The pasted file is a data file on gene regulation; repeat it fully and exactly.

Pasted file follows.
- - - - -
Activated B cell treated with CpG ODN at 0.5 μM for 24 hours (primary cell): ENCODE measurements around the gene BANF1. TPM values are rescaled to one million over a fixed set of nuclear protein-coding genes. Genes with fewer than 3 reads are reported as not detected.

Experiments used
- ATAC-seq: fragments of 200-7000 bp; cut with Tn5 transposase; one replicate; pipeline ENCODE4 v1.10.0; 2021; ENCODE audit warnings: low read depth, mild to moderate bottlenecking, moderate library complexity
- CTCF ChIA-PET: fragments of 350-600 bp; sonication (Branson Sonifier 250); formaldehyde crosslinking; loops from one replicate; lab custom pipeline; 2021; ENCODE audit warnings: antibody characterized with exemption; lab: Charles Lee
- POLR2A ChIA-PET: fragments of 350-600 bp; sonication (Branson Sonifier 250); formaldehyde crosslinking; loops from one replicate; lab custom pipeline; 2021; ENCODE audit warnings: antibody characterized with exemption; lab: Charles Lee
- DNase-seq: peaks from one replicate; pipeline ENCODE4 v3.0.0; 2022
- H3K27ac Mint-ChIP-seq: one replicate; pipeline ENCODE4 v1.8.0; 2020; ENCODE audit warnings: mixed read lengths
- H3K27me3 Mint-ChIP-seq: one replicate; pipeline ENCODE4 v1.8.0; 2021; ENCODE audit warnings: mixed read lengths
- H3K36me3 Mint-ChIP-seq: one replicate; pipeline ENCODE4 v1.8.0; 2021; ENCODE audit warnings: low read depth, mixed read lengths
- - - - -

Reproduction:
Activated B cell treated with CpG ODN at 0.5 μM for 24 hours (primary cell): ENCODE measurements around the gene BANF1. TPM values are rescaled to one million over a fixed set of nuclear protein-coding genes. Genes with fewer than 3 reads are reported as not detected.

Experiments used
- ATAC-seq: fragments of 200-7000 bp; cut with Tn5 transposase; one replicate; pipeline ENCODE4 v1.10.0; 2021; ENCODE audit warnings: low read depth, mild to moderate bottlenecking, moderate library complexity
- CTCF ChIA-PET: fragments of 350-600 bp; sonication (Branson Sonifier 250); formaldehyde crosslinking; loops from one replicate; lab custom pipeline; 2021; ENCODE audit warnings: antibody characterized with exemption; lab: Charles Lee
- POLR2A ChIA-PET: fragments of 350-600 bp; sonication (Branson Sonifier 250); formaldehyde crosslinking; loops from one replicate; lab custom pipeline; 2021; ENCODE audit warnings: antibody characterized with exemption; lab: Charles Lee
- DNase-seq: peaks from one replicate; pipeline ENCODE4 v3.0.0; 2022
- H3K27ac Mint-ChIP-seq: one replicate; pipeline ENCODE4 v1.8.0; 2020; ENCODE audit warnings: mixed read lengths
- H3K27me3 Mint-ChIP-seq: one replicate; pipeline ENCODE4 v1.8.0; 2021; ENCODE audit warnings: mixed read lengths
- H3K36me3 Mint-ChIP-seq: one replicate; pipeline ENCODE4 v1.8.0; 2021; ENCODE audit warnings: low read depth, mixed read lengths